There are several kinds of exhibits (tundra, forest, alpine and so on), and they come in three different sizes, each housing a limited number of animals. Animals have social needs, and you need to pay attention to what each considers a social group. Some will be content to have just one partner, while others require at least three other companions to be happy. When you adopt an animal, keep an eye on the details to learn about social needs and specific habitat that it requires.

Animals require nourishment, entertainment and cleanliness to be happy, so when placing an exhibit you must also build these three add-ons. There are specific spots in the exhibit where you can build them, and there is also a limited number you can have per exhibit and in total. There are also interaction stations that you can place as one of these enrichment options: a hand-feeding station, a hose and a glass window.

The feeding station was my first "oooh ahhhh" moment. By using the gestures prompted on the screen, you can interact with the animals via Kinect. Extend your arm and move it around to target a food basket. Lower your arm while making a fist to pick up one of the available food items. Raise your arm, flip your wrist and open your hand to feed the animal. No elephant boogers on this hand!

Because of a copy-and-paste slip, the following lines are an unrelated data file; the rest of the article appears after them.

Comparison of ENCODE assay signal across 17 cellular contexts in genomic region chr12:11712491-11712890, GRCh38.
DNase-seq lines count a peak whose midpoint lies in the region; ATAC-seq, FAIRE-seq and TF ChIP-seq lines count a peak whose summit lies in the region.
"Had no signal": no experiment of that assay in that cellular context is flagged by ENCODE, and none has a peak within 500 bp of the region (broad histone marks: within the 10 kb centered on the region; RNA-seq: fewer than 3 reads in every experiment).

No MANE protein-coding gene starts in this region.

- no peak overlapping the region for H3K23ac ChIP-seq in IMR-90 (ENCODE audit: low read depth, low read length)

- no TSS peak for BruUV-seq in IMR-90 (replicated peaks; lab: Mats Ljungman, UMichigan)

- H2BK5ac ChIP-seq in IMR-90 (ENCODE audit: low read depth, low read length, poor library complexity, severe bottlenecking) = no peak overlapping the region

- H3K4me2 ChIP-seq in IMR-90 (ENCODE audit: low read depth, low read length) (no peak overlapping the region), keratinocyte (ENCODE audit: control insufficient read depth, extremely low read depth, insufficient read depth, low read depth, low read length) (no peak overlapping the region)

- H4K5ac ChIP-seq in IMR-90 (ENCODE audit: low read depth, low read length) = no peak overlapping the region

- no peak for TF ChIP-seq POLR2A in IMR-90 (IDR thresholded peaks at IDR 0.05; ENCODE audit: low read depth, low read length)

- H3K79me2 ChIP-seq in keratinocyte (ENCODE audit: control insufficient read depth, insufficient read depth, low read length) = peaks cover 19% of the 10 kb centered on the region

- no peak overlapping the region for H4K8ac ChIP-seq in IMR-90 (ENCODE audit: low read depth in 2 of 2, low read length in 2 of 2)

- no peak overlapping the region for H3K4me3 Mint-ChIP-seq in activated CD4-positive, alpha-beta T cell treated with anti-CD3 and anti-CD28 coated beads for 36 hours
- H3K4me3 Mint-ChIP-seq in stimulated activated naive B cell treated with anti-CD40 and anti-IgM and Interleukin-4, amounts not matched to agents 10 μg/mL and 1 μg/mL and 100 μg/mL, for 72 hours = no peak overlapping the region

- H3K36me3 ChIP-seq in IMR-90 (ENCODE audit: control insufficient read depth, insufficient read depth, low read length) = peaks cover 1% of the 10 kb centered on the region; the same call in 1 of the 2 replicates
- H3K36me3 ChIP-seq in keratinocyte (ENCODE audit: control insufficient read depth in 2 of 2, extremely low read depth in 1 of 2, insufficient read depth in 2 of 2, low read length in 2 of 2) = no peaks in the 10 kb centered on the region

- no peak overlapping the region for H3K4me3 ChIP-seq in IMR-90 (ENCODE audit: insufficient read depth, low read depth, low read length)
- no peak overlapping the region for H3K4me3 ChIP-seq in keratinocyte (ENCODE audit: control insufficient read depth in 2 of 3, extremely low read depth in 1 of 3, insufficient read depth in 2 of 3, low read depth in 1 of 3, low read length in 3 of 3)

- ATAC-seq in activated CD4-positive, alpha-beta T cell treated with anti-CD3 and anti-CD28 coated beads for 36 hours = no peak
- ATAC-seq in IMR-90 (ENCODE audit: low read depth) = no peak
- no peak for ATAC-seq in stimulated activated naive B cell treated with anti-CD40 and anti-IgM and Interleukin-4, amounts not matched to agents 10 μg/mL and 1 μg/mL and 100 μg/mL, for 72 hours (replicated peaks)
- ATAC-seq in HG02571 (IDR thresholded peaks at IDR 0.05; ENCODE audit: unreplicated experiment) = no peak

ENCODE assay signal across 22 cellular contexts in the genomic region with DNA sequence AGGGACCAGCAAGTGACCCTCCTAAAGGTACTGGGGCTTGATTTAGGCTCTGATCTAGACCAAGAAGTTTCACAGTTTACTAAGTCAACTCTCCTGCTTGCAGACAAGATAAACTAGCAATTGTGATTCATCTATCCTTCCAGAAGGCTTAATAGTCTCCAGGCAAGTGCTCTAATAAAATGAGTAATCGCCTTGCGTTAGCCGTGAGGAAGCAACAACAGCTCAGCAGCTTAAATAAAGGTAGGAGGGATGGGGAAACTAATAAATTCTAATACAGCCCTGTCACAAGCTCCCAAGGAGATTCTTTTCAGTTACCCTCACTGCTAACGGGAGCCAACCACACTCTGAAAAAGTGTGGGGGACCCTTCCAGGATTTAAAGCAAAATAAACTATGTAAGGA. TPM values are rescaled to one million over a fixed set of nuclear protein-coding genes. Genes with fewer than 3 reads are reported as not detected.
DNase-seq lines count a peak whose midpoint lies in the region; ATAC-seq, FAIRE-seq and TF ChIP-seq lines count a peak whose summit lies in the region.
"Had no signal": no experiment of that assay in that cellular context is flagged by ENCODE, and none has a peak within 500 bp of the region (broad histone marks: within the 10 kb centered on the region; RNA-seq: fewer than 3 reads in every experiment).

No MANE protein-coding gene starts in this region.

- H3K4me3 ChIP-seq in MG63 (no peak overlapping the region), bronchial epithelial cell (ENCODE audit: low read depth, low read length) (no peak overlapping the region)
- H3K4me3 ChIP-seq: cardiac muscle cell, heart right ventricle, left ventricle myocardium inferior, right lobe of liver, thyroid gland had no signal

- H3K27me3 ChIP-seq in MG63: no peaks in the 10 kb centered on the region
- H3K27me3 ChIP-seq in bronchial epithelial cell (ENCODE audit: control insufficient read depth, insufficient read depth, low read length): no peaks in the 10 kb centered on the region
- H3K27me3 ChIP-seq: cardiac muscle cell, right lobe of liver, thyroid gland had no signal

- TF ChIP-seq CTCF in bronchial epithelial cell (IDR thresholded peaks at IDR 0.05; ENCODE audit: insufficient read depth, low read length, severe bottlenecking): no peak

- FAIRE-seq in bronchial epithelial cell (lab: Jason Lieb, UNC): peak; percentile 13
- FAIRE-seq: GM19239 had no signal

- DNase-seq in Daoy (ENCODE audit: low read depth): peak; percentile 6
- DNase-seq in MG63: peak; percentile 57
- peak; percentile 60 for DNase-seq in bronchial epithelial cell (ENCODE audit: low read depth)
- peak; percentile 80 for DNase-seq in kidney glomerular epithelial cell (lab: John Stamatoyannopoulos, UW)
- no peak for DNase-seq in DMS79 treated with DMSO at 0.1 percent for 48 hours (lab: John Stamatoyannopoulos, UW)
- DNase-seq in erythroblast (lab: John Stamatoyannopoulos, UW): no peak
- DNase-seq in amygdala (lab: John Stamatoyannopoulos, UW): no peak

The hose is ok but it has terrible controls. I tried controlling it via Kinect and most of the time it was impossible to get it going. With the controller, it's somewhat better, but still extremely frustrating since it keeps flopping all over the place. It is rather funny to see a bear roll around on the floor enjoying the water pressure though.

The glass window provides some moments of hilarity as we interact with silly chimpanzees. And I don't know who is sillier, me or the chimpanzee, since I found myself making all these faces and crazy gestures one after another. It's quite impressive how the Kinect can recognize your mouth and eye movements! And hell, I don't even like monkeys.

Soon enough, you will notice the task is way too much for one person to handle, so you should build facilities that allow you to hire and train staff. You can have more zookeepers to help with the animals, janitors to clean up and repair, and breeding specialists to give the animals some... let's call it romantic encouragement, I guess.